Visitors may bring personal baggage into Canada duty-and tax-free, provided all such items are declared to Canadian Customs on arrival and are not subject to restriction. Personal baggage may include such items as fishing tackle, boats, motors, snowmobiles, camping, golf, tennis and scuba diving gear, radios, television sets, cameras and other similar items to be used in Canada during the visit. Alcoholic beverages may be brought into Canada duty-free if visitors meet the minimum age requirement of the province or territory of entry (19 years in British Columbia, New Brunswick, Newfoundland, Northwest Territories, Nova Scotia, Ontario, Yukon and Saskatchewan; 18 years in Alberta, Manitoba and Quebec). The amount cannot exceed 1.1 liters (40 ounces) of liquors or wine, or 24 x 355 ml (12 ounce) cans or bottles of beer, ale or their equivalent. Additional quantities of alcoholic beverages, up to a maximum of nine liters (two gallons) may be imported into Canada, except Northwest Territories), upon payment of duty and taxes plus provincial fees at the port of entry. Persons 18 years of age in most jurisdictions, but 19 years in Newfoundland, New Brunswick, Nova Scotia, Ontario and British Columbia, may import 50 cigars, 200 cigarettes, and 2 lbs. of manufactured tobacco duty free. Federal duty and taxes apply to additional quantities. Subject to some restrictions, visitor may bring food with them for their own use, without Customs assessment, provided the quantity is consistent with the duration and nature of the visitor’s stay. Gasoline and oil brought into Canada for consumption is dutiable. Reasonable quantities for tourist use such as gas and oil used to the normal capacity of the vehicle are granted free entry.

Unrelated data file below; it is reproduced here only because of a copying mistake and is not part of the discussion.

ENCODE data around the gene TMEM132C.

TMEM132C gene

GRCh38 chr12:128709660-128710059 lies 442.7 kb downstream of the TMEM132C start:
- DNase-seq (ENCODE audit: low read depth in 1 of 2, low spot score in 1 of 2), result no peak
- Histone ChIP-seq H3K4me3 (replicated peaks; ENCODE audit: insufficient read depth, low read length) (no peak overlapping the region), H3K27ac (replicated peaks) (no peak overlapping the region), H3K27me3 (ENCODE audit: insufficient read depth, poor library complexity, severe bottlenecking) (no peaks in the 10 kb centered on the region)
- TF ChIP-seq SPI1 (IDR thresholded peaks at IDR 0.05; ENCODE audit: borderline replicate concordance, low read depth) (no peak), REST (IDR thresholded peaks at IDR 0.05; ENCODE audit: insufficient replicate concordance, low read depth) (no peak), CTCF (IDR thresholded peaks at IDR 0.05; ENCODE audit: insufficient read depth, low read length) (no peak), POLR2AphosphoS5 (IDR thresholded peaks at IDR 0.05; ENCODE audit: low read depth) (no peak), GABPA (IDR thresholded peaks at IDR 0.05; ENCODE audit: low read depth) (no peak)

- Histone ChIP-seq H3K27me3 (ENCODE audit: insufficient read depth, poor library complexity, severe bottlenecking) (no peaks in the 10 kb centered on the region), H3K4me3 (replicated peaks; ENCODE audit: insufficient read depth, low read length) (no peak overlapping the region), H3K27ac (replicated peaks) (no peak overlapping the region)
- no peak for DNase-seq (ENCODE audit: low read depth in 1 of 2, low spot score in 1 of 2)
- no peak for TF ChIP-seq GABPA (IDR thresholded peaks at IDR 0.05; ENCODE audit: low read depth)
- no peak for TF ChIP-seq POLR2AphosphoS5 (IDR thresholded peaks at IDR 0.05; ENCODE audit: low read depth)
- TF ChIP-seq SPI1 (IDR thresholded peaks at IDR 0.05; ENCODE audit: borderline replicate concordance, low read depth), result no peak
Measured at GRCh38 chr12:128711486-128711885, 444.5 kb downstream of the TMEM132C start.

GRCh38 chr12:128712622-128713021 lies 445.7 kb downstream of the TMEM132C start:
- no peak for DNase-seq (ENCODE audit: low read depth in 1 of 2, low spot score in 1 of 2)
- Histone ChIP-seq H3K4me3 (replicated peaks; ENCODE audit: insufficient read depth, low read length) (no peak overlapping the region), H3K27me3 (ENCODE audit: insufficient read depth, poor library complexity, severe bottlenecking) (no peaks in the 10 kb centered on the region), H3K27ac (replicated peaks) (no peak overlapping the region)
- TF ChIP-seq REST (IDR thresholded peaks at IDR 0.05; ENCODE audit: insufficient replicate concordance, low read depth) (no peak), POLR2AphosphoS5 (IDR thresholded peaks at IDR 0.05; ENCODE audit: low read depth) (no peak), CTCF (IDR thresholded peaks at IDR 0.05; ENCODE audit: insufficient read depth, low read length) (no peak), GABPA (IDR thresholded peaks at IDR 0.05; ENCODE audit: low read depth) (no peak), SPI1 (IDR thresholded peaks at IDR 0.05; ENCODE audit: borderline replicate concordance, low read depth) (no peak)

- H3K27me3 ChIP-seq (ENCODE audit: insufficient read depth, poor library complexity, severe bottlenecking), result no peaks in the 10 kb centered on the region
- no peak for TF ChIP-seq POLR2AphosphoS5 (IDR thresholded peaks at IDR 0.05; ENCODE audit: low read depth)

All animals, plants, vegetables, fruit and meat (and any product of these) must be declared to Canadian Customs upon entry to the country and accompanied by import documentation when required and must pass inspection.

    Domestic dogs and cats may be brought into Canada provided each animal is accompanied by a licensed veterinarian certificate identifying the animal and certifying the dog or cat has been vaccinated against rabies during the preceding 36 month period. Up to two puppies or kittens under three months of age and dogs for the visually impaired may enter with their owners without certification. Further information is available on other animals.

    Handguns are not allowed entry into Canada. Firearms are divided into the following three categories: · Prohibited firearms are those that are capable of firing bullets in rapid succession during one pressure of the trigger and any that have been adapted from a fife or shotgun so that its barrel measures less than 18 inches or is less then 26 inches overall in length. Restricted firearms include any designed or intended to be fired by one hand, any with a barrel less than 18.5 inches capable of firing center-fire ammunition in a semi-automatic manner and any that can be fired when reduced to a length less then 26 inches by folding or telescoping. Tourists cannot import restricted weapons. Long guns (regular rifles and shotguns) may be imported without permit by visitors over 16 years old. All visitors must declare all firearms to Canadian Customs. Most provinces and territories have regulations concerning the transportation of firearms. Visitors should check with the province they will be traveling in or through. Please read this area as well. For more information on firearms in Canada, please follow this link to the Canada Firearms Centre.